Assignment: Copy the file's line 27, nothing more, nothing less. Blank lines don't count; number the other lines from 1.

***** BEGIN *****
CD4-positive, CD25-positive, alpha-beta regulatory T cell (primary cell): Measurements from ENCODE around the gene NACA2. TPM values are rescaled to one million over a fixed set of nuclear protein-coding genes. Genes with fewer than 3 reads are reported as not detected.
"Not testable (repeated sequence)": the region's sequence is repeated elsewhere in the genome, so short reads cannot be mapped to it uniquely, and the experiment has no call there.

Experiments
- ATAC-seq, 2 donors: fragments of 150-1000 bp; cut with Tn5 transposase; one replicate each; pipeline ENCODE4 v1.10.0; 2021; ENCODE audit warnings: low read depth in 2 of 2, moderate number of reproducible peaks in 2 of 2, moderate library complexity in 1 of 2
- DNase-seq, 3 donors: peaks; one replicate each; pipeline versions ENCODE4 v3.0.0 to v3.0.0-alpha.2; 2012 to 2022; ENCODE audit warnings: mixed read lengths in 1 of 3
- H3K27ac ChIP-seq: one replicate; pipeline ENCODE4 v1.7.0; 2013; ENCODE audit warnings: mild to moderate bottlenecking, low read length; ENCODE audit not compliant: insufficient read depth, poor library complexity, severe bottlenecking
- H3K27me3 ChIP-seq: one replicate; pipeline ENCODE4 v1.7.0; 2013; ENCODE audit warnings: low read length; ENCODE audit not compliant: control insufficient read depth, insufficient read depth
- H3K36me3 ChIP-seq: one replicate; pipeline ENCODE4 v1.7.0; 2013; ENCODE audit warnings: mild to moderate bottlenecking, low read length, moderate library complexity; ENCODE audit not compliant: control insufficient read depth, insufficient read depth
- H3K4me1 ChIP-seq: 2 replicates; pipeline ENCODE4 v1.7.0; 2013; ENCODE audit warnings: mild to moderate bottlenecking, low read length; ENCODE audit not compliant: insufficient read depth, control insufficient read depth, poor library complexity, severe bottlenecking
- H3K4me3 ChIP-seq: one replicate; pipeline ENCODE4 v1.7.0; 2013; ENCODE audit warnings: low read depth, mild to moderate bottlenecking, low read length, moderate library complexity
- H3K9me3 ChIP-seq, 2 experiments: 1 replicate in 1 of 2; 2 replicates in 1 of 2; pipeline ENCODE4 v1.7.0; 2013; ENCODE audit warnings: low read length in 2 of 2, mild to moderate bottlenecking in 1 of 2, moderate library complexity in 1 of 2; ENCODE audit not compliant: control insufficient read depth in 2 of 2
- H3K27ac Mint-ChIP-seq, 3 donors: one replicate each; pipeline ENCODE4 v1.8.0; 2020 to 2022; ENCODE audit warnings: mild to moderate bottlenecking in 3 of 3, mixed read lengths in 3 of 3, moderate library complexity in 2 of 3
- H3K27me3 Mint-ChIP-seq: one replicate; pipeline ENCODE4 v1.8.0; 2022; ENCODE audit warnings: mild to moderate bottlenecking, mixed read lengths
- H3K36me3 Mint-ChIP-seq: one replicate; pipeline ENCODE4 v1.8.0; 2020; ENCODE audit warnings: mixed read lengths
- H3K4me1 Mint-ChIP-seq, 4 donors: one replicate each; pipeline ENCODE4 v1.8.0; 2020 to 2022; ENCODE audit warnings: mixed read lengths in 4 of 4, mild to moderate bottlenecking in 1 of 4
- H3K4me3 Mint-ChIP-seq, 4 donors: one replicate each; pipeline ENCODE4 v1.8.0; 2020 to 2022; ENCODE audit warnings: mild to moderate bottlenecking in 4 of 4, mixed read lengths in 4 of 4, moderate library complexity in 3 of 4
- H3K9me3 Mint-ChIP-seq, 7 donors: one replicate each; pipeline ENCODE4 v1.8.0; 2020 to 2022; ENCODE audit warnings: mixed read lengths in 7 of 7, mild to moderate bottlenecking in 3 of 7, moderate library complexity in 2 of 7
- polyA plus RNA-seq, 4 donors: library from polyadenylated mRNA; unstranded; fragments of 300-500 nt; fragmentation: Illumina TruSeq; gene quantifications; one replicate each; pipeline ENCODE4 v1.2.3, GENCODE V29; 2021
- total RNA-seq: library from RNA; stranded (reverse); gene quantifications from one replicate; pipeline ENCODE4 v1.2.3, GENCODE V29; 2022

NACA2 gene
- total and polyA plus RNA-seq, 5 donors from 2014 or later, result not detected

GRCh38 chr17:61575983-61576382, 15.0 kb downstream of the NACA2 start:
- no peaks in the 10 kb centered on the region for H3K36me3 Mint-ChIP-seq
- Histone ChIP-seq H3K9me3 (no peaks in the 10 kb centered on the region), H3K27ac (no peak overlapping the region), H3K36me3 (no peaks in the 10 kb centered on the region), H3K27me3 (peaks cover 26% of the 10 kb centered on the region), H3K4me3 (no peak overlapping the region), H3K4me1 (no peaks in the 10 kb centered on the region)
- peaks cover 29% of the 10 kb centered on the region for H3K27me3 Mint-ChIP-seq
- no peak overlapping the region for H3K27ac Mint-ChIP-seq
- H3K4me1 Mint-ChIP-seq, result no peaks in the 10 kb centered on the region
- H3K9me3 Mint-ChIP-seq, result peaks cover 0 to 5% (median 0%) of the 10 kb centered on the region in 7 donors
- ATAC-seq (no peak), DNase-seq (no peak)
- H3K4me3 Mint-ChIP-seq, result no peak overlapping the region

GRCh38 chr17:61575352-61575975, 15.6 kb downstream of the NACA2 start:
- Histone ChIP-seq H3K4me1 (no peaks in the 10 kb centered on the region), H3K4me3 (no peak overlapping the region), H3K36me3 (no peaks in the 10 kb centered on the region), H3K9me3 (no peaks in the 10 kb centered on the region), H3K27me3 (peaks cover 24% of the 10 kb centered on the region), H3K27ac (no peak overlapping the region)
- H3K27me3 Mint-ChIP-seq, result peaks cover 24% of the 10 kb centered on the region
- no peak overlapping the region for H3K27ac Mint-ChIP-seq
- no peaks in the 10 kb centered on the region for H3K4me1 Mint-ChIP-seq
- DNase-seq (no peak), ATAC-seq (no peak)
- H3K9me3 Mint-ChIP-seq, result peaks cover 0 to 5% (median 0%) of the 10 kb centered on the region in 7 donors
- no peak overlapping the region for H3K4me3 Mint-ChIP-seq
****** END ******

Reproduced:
- H3K4me1 Mint-ChIP-seq, result no peaks in the 10 kb centered on the region